Now that the weather has finally warmed up and stabilized a bit the fishing has gotten back on track for us. As expected in the winter time, the patch reefs are very productive for yellowtails, mutton snappers, mangrove snappers and porgies. You will also find cero mackerels, groupers, ballyhoos and other popularly targeted species in the patches this time of year.
The term patch reef seems to confuse people from time to time. It’s basically a local term that defines the small areas of reef that are inshore from the main body of the coral reef. They are cut off from the reef by sand, making each one similar to an oasis in a dessert. Every patch out there has it’s own micro-ecosystem with resident fish, corals, eels, etc. and they are constantly having migratory fish move in and spend time on them as well. This makes for a very diverse gathering of species. Certain times of the year the patches are typically more productive than the main reef. Winter is a prime example of this. The ballyhoo and other baitfish move into the patches and everything else follows.
I have caught mutton snappers up to 21 pounds on the patches, groupers up to 30, yellowtails over 6, kingfish over 50 and sailfish up to 80 pounds in these patch reefs ranging from 10 to 30 feet of water. People seem to have this notion that if the water is shallow the fish must be small. Well, take a look at the tarpon at Robbie’s Marina. They are in 4 feet of water and they reach 180 pounds. In my opinion that blows the whole shallow water theory out of the water. Fish don’t care about depth, they care about temperature, salinity, clarity, cover, food and mates.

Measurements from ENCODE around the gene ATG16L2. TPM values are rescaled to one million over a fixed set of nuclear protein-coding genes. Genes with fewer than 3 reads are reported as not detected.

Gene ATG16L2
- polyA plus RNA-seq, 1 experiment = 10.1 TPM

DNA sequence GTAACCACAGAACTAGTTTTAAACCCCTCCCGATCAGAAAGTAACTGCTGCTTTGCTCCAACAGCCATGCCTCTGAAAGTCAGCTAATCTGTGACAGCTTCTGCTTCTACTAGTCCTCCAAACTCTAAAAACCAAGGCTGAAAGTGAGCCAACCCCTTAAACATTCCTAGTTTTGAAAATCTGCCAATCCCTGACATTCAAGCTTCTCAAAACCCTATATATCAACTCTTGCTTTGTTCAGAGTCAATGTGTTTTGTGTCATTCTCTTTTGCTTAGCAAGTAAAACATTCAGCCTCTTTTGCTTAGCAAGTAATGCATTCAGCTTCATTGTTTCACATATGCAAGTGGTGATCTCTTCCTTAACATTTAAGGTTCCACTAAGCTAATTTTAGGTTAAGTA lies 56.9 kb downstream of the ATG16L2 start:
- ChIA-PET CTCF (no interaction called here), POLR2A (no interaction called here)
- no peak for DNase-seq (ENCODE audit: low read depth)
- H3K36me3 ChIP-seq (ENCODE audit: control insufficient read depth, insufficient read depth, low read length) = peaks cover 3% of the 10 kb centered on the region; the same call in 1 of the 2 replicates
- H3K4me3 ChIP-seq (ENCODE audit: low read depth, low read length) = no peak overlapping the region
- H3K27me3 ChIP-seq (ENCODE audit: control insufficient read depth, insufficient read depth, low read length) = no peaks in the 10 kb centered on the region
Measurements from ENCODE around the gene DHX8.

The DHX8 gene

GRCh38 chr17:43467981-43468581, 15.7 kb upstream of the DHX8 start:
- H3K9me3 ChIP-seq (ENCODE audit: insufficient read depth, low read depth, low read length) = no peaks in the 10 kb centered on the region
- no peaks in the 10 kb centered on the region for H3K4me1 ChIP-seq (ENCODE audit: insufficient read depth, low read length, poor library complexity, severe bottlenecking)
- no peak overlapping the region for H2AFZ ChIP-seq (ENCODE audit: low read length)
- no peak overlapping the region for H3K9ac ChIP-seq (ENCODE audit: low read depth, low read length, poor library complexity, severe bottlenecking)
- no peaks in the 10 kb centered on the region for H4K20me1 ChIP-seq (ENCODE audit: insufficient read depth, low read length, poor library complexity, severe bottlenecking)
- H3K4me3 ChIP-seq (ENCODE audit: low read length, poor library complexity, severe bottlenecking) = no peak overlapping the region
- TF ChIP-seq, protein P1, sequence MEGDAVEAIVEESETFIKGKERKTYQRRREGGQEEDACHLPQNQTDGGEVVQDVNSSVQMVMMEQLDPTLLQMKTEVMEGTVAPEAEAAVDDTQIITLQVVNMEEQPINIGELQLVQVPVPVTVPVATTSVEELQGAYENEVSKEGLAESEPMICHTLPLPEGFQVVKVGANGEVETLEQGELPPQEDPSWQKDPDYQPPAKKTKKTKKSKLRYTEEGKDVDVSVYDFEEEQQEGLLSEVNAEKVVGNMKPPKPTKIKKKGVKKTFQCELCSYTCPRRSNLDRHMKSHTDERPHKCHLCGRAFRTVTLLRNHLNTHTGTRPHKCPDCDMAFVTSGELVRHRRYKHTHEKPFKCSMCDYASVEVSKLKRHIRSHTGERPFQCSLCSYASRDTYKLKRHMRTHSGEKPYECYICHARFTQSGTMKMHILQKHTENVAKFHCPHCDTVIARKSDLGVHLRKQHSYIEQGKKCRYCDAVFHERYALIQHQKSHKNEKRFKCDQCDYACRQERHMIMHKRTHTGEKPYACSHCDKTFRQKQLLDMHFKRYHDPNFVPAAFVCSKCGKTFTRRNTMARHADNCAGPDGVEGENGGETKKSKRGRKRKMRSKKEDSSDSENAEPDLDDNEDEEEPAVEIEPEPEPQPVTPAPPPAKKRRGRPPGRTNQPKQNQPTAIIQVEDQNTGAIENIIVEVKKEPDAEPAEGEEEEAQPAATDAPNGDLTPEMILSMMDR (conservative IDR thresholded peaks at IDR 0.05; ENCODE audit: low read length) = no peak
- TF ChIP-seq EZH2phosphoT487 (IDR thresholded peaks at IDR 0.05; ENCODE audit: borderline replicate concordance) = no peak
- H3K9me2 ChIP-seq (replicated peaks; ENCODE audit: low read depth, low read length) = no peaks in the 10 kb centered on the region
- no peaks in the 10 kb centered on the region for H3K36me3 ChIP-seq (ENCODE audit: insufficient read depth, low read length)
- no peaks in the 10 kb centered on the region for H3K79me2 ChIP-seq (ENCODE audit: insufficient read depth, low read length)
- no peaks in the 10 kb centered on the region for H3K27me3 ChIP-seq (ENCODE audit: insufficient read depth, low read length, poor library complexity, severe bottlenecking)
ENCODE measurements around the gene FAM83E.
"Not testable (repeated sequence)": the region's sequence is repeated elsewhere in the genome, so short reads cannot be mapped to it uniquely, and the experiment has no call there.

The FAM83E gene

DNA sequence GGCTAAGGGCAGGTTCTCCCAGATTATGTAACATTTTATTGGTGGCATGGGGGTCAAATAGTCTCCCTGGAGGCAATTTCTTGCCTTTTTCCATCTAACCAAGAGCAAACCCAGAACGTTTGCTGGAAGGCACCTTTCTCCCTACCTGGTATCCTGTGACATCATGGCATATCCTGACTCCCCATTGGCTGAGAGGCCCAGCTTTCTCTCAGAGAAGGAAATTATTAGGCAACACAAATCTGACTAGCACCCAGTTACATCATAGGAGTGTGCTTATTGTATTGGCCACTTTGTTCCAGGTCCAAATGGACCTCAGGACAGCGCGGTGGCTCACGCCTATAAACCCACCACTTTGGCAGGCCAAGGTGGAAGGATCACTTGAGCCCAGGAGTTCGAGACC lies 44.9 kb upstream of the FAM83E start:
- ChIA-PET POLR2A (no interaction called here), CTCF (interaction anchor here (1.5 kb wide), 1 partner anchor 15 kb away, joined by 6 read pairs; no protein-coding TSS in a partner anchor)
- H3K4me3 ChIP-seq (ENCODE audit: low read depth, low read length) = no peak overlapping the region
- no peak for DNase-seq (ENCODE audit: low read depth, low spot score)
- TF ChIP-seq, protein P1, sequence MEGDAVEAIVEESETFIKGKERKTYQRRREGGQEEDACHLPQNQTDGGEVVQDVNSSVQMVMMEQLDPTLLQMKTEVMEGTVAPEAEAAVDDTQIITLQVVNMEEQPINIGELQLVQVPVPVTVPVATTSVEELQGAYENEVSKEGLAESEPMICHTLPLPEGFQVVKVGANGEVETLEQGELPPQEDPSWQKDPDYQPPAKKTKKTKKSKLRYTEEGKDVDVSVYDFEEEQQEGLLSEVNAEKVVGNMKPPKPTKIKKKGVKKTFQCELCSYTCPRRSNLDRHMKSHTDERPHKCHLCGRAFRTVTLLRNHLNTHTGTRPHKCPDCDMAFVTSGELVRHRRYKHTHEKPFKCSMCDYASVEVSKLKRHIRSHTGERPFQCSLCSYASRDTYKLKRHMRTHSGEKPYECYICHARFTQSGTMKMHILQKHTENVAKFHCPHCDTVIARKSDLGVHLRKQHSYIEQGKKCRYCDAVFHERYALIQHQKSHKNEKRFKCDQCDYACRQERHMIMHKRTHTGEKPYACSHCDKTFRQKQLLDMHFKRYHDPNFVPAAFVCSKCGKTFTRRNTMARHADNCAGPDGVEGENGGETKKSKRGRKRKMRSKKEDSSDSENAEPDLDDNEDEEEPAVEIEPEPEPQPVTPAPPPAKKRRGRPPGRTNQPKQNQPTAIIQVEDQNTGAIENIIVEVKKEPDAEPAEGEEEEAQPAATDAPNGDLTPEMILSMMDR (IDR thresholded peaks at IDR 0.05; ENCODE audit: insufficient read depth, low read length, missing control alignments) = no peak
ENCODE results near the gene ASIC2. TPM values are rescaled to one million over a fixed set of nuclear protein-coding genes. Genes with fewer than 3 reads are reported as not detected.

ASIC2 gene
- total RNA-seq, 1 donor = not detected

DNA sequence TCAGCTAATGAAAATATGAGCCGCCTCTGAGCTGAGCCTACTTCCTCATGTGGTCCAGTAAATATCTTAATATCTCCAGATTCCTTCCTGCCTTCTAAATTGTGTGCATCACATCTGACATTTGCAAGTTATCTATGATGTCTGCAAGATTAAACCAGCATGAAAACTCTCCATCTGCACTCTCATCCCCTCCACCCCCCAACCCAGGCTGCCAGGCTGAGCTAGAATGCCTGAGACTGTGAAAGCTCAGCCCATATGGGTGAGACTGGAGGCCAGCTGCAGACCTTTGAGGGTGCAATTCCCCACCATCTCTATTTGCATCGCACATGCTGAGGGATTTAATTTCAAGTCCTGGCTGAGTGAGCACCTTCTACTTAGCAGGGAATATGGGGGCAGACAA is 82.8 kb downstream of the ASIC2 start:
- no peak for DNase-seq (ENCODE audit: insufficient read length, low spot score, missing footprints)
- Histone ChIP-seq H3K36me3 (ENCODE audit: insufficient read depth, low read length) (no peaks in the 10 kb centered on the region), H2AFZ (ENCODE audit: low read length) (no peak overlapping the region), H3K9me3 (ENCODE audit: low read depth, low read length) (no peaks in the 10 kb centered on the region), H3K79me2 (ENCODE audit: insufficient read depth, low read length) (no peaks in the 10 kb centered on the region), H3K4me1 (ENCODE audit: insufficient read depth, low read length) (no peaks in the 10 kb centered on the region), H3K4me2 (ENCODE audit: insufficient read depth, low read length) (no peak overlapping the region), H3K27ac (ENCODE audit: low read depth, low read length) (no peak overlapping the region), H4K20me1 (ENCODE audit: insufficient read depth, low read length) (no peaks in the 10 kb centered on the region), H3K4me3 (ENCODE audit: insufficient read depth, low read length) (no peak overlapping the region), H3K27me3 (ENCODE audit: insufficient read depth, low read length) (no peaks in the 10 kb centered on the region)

Getting out off the edge of the reef, the kingfish are still pretty consistent. Every day is a bit different, but most days you can count on catching a few if you hit the right areas. Live baits such as ballyhoo, cigar minnows, speedos and shrimp are the top baits, but jigs, spoons, crank baits and flies will work as well. The main thing to remember is you must use a wire leader to protect against their razor sharp teeth.
A key element to winter fishing is the shrimp run. The shrimp run from the bay to the ocean at night on an outgoing tide. Some nights the run is light and some nights millions of them migrate. When you catch one of these busy nights and fish with live shrimp either that night or the next day the fishing is bound to be hot.
The Islamorada Lady with Capt. Jeff Norton has been consistently catching sailfish and kings. I don’t think a day has gone by in the last month that they haven’t had a sailfish release flag flying after a charter. 9 out of 10 of these fish are coming on live ballyhoo that Capt. Jeff and his mate Joe Saba are netting on the way out to the fishing grounds in the morning. Bi-catches have been mutton snappers, groupers, yellowtails and jacks.
I prefer the weather in the summer, but the fishing in the winter. Come on down, jump on a boat and let us show you a fantastic day of rod bending action out of Robbie’s!